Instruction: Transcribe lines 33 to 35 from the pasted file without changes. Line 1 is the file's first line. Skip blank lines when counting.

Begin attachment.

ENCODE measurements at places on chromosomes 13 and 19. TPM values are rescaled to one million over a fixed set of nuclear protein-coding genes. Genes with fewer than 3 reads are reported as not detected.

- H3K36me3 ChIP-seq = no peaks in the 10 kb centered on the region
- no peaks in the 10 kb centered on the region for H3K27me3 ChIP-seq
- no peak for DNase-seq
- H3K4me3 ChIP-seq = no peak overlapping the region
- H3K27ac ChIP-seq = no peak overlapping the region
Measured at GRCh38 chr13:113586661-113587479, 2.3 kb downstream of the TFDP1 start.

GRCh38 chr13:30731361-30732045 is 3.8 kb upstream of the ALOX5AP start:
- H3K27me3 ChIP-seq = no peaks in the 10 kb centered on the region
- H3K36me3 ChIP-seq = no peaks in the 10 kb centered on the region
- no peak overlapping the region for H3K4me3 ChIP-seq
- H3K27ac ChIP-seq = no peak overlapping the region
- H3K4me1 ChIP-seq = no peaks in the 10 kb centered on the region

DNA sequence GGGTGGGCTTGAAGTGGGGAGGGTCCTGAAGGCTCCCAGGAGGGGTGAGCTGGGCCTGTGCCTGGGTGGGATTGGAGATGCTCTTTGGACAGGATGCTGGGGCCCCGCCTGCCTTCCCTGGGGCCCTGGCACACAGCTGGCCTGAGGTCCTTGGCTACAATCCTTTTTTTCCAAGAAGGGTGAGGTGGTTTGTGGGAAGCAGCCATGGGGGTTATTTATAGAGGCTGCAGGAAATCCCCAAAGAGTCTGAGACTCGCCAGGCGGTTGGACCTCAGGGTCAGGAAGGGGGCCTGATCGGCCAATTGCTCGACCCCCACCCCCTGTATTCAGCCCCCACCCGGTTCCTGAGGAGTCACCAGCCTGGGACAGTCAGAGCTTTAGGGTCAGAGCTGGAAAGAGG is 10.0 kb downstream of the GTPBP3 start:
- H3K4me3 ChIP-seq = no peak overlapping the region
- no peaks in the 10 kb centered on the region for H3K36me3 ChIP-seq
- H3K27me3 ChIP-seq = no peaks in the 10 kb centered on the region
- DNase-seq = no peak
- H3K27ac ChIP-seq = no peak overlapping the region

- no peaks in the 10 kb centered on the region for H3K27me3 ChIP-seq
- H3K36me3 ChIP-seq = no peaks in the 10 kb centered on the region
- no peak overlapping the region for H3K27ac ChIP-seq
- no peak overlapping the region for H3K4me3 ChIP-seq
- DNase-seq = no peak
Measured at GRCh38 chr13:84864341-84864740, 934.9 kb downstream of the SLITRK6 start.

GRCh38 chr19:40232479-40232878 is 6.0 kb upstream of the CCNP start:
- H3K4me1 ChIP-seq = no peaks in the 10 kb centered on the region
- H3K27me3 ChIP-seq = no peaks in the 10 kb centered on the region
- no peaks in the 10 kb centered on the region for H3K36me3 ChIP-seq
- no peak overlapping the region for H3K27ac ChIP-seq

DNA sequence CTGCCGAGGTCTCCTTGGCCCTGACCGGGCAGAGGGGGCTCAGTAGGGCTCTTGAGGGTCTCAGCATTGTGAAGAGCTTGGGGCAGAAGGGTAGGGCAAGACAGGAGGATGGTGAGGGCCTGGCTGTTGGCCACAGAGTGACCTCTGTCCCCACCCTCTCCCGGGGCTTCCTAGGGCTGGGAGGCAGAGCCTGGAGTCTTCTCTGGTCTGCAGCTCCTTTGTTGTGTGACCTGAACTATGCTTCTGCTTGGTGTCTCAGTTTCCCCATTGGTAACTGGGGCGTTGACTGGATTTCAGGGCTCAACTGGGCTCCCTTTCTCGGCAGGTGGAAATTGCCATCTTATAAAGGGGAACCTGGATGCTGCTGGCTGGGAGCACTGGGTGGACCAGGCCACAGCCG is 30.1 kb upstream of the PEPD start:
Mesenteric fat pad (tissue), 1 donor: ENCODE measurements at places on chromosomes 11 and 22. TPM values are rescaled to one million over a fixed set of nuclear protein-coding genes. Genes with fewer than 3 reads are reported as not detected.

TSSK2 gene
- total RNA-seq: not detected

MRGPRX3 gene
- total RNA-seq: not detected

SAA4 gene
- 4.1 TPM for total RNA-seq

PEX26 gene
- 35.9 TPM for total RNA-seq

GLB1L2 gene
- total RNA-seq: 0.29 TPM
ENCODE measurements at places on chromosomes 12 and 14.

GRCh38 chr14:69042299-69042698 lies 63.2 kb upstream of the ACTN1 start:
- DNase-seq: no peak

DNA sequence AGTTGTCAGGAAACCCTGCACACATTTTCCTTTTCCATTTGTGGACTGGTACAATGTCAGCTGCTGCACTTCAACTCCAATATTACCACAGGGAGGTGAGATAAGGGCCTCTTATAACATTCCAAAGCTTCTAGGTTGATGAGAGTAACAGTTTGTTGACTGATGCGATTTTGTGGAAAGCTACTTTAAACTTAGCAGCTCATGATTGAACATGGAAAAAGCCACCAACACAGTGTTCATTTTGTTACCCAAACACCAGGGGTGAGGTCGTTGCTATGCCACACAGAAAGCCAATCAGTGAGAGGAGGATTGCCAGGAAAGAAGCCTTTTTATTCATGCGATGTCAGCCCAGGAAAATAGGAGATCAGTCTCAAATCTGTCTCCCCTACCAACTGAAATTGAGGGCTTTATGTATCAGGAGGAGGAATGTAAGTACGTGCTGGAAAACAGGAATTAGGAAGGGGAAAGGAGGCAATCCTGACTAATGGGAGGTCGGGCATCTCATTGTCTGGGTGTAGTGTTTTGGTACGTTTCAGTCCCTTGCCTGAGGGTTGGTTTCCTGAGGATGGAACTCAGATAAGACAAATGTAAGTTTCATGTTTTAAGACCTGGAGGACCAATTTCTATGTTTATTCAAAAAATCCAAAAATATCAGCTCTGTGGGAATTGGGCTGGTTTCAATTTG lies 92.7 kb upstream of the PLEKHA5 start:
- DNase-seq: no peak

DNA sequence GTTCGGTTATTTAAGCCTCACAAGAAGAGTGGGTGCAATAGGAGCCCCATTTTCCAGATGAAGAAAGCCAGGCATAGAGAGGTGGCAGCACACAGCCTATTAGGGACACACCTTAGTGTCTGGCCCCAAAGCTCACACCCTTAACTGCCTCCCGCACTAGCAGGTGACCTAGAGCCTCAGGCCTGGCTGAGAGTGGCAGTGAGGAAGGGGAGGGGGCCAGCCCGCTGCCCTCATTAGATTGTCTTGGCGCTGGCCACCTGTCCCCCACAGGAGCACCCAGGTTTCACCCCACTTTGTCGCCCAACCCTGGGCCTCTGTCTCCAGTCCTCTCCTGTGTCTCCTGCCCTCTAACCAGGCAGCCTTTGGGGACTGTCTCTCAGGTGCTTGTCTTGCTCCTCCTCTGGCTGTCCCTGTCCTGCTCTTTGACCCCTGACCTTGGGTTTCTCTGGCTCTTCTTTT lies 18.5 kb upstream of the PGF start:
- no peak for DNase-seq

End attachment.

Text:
TSSK2 gene
- total RNA-seq: not detected

MRGPRX3 gene